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Fleets say 'no' to fuel options

Hopes that fleet managers would take a positive lead on raising the profile of alternative fuels have been dashed by The Lex Fleet 2000 Report. Many have refused to consider other options, it reveals, despite their environmental and financial benefits.

A review of fleet managers showed 73% of fleets had not thought of switching from petrol or diesel. Those who had tended to focus primarily on liquefied petroleum gas (LPG), which is considered the closest alternative to petrol.

Hybrid petrol/electric cars such as the Honda Insight and the Toyota Prius - to be launched in the UK this autumn - caught the attention of a third of those interested in alternatives. Electric energy and compressed natural gas interested 11% and 10%.

But nearly a third of fleet managers said they were 'likely' or 'quite likely' to use alternative fuels in the next two years, though they did not predict the proportion of the fleet they intended to change.

Forty two per cent of fleet managers said they were 'very unlikely' to opt for alternative fuels, with a further 12% saying it would be 'quite unlikely'.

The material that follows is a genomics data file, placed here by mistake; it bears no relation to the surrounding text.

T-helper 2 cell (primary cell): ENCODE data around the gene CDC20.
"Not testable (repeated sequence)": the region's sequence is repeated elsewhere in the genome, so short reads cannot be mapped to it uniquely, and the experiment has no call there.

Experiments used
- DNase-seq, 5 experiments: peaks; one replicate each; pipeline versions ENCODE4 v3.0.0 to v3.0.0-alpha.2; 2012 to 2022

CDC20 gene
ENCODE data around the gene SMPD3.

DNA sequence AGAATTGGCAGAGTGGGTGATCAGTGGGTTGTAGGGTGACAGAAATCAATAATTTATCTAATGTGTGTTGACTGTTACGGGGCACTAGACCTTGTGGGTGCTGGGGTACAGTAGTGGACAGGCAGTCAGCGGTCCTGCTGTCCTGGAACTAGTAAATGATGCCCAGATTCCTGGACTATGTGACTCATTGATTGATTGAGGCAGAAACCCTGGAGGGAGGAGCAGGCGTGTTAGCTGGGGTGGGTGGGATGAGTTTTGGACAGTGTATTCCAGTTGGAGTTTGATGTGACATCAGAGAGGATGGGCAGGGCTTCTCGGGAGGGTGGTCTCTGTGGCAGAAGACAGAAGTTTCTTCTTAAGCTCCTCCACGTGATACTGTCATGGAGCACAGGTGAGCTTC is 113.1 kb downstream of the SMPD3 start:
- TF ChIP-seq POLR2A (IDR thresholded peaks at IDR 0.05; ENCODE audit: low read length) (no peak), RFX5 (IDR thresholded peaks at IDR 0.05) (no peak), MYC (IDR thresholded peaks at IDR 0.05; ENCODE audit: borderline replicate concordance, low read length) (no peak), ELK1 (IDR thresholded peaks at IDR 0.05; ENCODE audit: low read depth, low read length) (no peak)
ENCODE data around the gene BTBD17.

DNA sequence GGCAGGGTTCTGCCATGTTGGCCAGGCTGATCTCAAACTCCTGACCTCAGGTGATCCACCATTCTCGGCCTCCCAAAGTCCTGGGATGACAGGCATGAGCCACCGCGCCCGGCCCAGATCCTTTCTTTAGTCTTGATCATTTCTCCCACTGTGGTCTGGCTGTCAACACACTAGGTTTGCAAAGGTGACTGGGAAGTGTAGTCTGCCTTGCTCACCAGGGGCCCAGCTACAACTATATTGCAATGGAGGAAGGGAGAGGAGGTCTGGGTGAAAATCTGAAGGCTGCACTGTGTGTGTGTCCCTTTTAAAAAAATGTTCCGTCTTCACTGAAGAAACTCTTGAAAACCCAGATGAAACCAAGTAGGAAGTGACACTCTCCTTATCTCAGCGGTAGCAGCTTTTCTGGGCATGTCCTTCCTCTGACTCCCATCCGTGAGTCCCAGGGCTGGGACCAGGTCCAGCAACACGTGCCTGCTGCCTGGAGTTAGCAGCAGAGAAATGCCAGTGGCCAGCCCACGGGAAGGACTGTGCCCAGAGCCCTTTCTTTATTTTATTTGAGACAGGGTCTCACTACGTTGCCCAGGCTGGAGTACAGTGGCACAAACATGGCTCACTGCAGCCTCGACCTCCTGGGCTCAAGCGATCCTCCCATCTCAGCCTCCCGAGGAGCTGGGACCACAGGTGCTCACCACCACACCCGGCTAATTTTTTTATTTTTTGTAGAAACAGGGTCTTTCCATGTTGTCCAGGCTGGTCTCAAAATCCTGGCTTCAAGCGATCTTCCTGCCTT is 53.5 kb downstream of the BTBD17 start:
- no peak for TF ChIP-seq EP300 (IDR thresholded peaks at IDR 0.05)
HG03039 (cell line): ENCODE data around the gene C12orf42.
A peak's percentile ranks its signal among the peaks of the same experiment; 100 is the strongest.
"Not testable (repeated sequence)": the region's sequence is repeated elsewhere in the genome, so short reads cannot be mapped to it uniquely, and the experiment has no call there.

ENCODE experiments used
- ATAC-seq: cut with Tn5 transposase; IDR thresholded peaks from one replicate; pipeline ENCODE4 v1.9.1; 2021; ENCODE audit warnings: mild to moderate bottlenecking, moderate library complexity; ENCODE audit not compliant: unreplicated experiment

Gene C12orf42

The report said: "The refuelling infrastructure for these alternative fuels is relatively underdeveloped, leading to resistance from many fleets in adopting alternative fuels."

Diesel cars are forming a smaller proportion of fleets, too. They accounted for 9% of fleets in 1990, with popularity growing to 23% by 1994. Since then its use in fleets has steadily declined, to 14% now.

The report said the number of diesel cars had fallen as the price rose to match petrol. Unclear environmental messages had reduced diesel's popularity. Diesel fares better among higher mileage company car drivers than among retail owners.

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